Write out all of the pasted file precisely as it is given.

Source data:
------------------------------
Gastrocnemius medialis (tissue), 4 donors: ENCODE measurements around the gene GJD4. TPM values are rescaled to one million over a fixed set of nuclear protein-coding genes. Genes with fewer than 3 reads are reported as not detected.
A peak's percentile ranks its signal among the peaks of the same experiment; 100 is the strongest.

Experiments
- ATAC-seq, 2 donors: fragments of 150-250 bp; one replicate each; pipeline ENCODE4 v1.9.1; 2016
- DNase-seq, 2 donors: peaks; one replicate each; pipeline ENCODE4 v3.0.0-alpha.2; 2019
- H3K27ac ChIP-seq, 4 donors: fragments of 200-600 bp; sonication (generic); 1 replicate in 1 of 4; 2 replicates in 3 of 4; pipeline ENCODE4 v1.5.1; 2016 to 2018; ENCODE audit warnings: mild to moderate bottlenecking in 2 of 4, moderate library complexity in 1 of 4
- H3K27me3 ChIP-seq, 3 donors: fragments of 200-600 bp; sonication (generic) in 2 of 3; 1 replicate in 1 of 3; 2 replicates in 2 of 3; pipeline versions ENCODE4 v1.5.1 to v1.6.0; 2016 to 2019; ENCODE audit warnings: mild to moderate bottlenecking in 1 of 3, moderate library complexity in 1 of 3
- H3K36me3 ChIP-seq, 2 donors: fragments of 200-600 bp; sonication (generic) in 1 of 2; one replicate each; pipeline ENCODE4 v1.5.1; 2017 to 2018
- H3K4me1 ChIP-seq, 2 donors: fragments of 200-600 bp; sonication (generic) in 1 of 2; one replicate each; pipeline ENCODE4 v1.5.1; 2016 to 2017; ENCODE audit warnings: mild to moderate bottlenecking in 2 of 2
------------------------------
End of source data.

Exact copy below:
Gastrocnemius medialis (tissue), 4 donors: ENCODE measurements around the gene GJD4. TPM values are rescaled to one million over a fixed set of nuclear protein-coding genes. Genes with fewer than 3 reads are reported as not detected.
A peak's percentile ranks its signal among the peaks of the same experiment; 100 is the strongest.

Experiments
- ATAC-seq, 2 donors: fragments of 150-250 bp; one replicate each; pipeline ENCODE4 v1.9.1; 2016
- DNase-seq, 2 donors: peaks; one replicate each; pipeline ENCODE4 v3.0.0-alpha.2; 2019
- H3K27ac ChIP-seq, 4 donors: fragments of 200-600 bp; sonication (generic); 1 replicate in 1 of 4; 2 replicates in 3 of 4; pipeline ENCODE4 v1.5.1; 2016 to 2018; ENCODE audit warnings: mild to moderate bottlenecking in 2 of 4, moderate library complexity in 1 of 4
- H3K27me3 ChIP-seq, 3 donors: fragments of 200-600 bp; sonication (generic) in 2 of 3; 1 replicate in 1 of 3; 2 replicates in 2 of 3; pipeline versions ENCODE4 v1.5.1 to v1.6.0; 2016 to 2019; ENCODE audit warnings: mild to moderate bottlenecking in 1 of 3, moderate library complexity in 1 of 3
- H3K36me3 ChIP-seq, 2 donors: fragments of 200-600 bp; sonication (generic) in 1 of 2; one replicate each; pipeline ENCODE4 v1.5.1; 2017 to 2018
- H3K4me1 ChIP-seq, 2 donors: fragments of 200-600 bp; sonication (generic) in 1 of 2; one replicate each; pipeline ENCODE4 v1.5.1; 2016 to 2017; ENCODE audit warnings: mild to moderate bottlenecking in 2 of 2